Photos and Story by Ben Kunz
On July 20th, 2013, Tim Halder, Joe Sambataro and I completed the second ascent of the McNerthney Pillar on the north face of Mount Waddington in British Columbia’s Coast Range. This prodigious rock pillar was climbed by the Northwest’s own McNerthney brothers, Pat and Dan McNerthney, back in 1986. Despite the appeal of this beautiful rock pillar and “providing far and away the most powerful climbing line of this face of Waddington”, it had yet to see a repeat ascent.
Climbing a big, steep route like the McNerthney Pillar was a huge undertaking for the three of us. Despite forays into the other Great Ranges (Peru, Alaska, Alps, Himalaya), none of us had climbed such a technical, once-touched line on such a colossal mountain before. Climbing as a team of three can have obvious drawbacks—it’s less efficient overall, belays are more cramped, bivy ledges need to accommodate three people—the list goes on. However, we found that on our climb, it proved to have some key subtle advantages.
Sharing the load
I mean this metaphorically and literally. Obviously when stove, sat phone, food, and other group gear can be divided amongst three, it means that each person carries a little less, and losing a little can make a huge difference in alpine climbing. But less tangible is the sharing of duties. Three instead of two means that you don’t have to lead or belay every pitch. It’s nice to take a real break: eat a little food without trying to feed out rope at the same time, take the time to take a photo without rushing in a buttshot between moves, someone to help uncoil the rope or pull your jacket out. And of course, you divide the trip expenses between three!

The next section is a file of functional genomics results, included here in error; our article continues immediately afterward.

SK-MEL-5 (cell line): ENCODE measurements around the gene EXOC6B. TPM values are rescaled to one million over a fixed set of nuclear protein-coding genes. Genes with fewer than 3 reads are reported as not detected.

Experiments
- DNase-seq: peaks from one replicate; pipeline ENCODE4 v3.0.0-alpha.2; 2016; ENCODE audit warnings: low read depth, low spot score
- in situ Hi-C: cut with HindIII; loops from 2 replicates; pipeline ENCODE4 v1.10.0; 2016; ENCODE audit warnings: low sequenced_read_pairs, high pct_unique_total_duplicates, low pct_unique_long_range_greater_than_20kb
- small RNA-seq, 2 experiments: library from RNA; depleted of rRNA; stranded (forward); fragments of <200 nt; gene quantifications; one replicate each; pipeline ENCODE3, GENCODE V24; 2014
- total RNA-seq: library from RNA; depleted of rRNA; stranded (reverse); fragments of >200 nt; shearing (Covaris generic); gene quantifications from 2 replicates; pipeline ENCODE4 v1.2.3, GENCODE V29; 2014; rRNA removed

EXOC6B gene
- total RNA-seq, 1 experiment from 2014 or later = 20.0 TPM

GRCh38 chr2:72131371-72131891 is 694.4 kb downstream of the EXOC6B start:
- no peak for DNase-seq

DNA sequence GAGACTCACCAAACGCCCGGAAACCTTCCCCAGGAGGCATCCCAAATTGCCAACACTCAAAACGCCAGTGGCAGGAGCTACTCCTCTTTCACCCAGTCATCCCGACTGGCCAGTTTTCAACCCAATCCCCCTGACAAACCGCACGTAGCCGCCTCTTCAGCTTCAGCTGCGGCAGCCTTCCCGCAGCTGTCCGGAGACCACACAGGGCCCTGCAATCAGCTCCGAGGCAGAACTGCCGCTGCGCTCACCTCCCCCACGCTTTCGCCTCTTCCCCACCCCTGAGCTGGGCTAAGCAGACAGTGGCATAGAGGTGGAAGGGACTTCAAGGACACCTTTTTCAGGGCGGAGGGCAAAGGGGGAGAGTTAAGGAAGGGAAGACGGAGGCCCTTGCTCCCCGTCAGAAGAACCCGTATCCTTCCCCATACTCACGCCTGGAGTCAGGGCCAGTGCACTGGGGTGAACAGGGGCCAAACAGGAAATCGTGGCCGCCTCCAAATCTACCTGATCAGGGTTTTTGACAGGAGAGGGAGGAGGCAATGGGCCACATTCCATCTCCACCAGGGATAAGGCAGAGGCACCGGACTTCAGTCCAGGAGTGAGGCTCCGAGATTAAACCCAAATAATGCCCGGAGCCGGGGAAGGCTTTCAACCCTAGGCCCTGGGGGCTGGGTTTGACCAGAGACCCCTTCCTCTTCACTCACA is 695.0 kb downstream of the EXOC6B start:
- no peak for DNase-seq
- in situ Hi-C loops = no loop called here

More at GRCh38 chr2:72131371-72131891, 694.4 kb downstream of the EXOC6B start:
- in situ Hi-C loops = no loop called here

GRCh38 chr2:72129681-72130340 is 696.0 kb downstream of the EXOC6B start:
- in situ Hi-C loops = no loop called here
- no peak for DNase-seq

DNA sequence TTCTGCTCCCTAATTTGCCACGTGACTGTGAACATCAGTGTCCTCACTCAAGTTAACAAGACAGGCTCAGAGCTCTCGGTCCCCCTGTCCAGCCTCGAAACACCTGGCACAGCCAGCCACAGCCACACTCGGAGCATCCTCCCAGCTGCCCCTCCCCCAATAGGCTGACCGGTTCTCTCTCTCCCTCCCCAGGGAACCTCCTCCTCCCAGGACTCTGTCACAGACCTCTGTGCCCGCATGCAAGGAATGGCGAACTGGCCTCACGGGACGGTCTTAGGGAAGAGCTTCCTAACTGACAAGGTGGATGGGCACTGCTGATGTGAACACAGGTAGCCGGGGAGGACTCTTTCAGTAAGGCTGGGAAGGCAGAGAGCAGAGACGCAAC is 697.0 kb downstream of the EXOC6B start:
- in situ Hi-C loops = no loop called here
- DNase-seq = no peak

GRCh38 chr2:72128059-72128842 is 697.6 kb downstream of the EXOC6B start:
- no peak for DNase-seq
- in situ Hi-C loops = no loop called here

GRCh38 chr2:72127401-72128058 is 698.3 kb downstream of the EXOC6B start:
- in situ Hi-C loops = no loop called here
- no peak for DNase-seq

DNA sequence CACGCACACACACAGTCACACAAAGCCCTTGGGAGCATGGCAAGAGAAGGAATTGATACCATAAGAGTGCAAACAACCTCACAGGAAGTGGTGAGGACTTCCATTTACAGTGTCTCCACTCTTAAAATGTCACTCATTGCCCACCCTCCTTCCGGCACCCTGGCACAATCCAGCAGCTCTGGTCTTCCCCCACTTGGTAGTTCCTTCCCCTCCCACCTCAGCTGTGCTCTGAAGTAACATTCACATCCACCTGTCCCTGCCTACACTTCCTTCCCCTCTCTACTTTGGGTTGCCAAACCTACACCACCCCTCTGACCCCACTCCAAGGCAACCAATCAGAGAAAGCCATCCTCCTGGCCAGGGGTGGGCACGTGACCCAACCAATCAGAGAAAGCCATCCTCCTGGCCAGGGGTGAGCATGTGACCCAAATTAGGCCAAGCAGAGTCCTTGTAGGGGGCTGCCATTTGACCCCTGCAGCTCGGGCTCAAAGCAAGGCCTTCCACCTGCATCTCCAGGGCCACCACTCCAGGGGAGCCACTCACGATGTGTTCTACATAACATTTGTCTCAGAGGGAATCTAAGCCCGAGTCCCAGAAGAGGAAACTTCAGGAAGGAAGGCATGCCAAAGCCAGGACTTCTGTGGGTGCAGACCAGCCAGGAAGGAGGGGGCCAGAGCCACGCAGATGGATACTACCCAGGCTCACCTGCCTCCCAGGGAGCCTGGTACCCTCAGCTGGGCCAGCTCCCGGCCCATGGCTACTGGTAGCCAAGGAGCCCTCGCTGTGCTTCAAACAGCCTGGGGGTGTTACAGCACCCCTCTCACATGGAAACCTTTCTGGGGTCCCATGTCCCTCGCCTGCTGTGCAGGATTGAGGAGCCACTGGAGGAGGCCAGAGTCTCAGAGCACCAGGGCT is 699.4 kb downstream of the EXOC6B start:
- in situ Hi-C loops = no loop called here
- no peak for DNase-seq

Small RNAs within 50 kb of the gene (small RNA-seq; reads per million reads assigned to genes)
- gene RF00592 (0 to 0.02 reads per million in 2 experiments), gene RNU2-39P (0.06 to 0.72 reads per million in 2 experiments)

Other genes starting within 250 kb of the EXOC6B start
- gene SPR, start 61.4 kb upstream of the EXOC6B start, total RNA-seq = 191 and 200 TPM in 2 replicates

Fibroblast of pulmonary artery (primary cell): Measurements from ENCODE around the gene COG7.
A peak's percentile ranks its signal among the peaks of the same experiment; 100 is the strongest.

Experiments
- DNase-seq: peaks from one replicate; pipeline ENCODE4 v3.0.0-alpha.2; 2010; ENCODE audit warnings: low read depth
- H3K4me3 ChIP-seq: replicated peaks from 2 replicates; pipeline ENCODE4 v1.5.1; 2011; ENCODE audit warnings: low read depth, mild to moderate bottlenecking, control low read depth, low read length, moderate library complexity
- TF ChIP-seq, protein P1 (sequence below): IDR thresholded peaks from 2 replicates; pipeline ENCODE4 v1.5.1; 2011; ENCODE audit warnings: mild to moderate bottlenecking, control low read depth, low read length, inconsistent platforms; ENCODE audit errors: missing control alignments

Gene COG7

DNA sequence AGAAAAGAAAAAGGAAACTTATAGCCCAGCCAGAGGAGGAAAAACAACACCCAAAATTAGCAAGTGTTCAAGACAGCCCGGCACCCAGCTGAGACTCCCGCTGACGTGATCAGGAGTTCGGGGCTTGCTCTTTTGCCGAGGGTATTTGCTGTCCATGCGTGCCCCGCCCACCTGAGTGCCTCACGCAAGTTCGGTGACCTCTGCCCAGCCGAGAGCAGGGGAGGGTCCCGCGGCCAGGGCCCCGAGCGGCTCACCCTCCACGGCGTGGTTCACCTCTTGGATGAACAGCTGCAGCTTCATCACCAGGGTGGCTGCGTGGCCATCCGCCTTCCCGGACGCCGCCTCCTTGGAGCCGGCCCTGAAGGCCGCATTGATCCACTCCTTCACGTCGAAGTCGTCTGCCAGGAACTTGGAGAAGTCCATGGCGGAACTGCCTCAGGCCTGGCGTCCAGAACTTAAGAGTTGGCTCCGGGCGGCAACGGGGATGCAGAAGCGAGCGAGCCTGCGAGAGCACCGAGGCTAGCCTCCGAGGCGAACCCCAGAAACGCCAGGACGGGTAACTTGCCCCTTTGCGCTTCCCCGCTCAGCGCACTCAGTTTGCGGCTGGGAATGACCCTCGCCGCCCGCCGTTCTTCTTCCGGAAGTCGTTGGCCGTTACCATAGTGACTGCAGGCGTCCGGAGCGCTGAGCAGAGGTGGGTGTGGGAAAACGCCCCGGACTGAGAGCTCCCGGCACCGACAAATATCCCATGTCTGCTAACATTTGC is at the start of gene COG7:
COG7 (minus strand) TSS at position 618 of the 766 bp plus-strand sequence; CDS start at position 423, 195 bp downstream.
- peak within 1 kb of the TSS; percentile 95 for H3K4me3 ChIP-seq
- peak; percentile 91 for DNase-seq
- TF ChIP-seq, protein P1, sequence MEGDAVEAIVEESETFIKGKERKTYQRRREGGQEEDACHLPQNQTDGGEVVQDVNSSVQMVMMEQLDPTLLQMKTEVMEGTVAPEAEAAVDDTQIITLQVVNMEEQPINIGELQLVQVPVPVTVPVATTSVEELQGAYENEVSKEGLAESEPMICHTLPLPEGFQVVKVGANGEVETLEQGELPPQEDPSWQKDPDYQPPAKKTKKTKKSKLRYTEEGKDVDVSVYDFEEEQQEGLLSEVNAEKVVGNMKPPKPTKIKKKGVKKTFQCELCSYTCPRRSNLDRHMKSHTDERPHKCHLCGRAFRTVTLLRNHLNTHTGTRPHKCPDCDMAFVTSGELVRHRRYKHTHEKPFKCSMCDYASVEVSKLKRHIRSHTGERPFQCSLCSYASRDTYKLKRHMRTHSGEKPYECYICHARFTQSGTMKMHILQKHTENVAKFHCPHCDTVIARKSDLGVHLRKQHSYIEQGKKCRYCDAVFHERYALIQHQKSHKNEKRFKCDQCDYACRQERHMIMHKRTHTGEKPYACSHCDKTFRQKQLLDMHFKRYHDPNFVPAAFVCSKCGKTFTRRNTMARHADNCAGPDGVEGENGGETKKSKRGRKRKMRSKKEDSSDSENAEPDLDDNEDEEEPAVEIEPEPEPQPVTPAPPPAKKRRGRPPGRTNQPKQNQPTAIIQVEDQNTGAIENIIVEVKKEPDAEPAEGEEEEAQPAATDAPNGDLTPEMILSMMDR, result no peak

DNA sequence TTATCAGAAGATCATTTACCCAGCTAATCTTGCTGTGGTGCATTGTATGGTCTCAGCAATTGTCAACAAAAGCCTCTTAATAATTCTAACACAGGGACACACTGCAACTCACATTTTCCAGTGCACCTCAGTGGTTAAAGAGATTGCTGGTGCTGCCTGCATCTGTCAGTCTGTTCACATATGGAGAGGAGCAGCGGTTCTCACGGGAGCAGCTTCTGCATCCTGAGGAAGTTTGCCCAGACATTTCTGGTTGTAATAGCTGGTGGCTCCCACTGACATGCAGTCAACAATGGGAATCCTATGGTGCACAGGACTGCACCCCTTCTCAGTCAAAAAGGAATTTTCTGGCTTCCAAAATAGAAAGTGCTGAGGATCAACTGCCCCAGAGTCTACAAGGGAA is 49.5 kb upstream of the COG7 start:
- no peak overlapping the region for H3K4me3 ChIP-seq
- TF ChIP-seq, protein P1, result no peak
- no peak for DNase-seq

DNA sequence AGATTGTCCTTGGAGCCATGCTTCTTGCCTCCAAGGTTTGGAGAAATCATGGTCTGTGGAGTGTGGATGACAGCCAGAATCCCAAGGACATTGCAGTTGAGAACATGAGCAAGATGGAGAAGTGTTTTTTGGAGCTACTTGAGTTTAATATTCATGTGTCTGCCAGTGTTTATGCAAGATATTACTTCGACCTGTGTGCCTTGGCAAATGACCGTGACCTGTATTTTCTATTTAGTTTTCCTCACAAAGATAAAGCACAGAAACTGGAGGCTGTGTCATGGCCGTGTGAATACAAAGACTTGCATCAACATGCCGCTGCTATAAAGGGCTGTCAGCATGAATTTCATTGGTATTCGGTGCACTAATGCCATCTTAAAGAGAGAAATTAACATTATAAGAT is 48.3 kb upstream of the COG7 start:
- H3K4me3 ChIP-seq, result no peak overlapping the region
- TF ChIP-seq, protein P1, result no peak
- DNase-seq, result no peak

Bivying on a big route
Despite the amazing position and surrounding beauty, trying to sleep on a steep buttress on the North Face of Waddington is definitely Type II fun (fun only in retrospect, not fun while it’s happening). On the McNerthney Pillar, we bivied twice on route and once on the descent, so we refined our systems for maximum efficiency and comfort. Melting snow and ice to rehydrate and eat is a time killer and putting someone on this duty right away can mean adding significant sleep time. Searching out a bivy site, chopping out snow and ice, adjusting rocks to make it as flat as possible can be a perfect one-person task. The last person can handle organizing sleeping gear, hanging the rack for the next day, and pitching in to help when someone needs another hand.
Safety in numbers
A party of three in big alpine terrain can have huge advantages. Glacier travel is generally safer with three, and certainly pulling off crevasse rescue with three versus two is much more realistic. And if the unthinkable happens and someone gets really hurt on route, high angle rescue and evacuation scenarios can be simplified and expedited tremendously with the help of a third person.
Share the experience
Perhaps most importantly, a third provides another to share the experience with. With just two, it’s not uncommon on serious routes to enter into a “get-it done” phase that means hyper-efficiency and hyper-concentration. Clearly these are important, but sometimes all that focus takes a little away from the overall experience. It is supposed to be fun, right? When working well, the dynamic of three can be a real blast; a triad of personalities melds for each person to take turns at all the roles from leading, to support, to motivator or adding comic relief!
Our team was lucky in many ways to pull off our ascent and we have each other to thank for strong efforts, great teamwork and good attitudes. The camaraderie we gained through this experience will last us for a lifetime!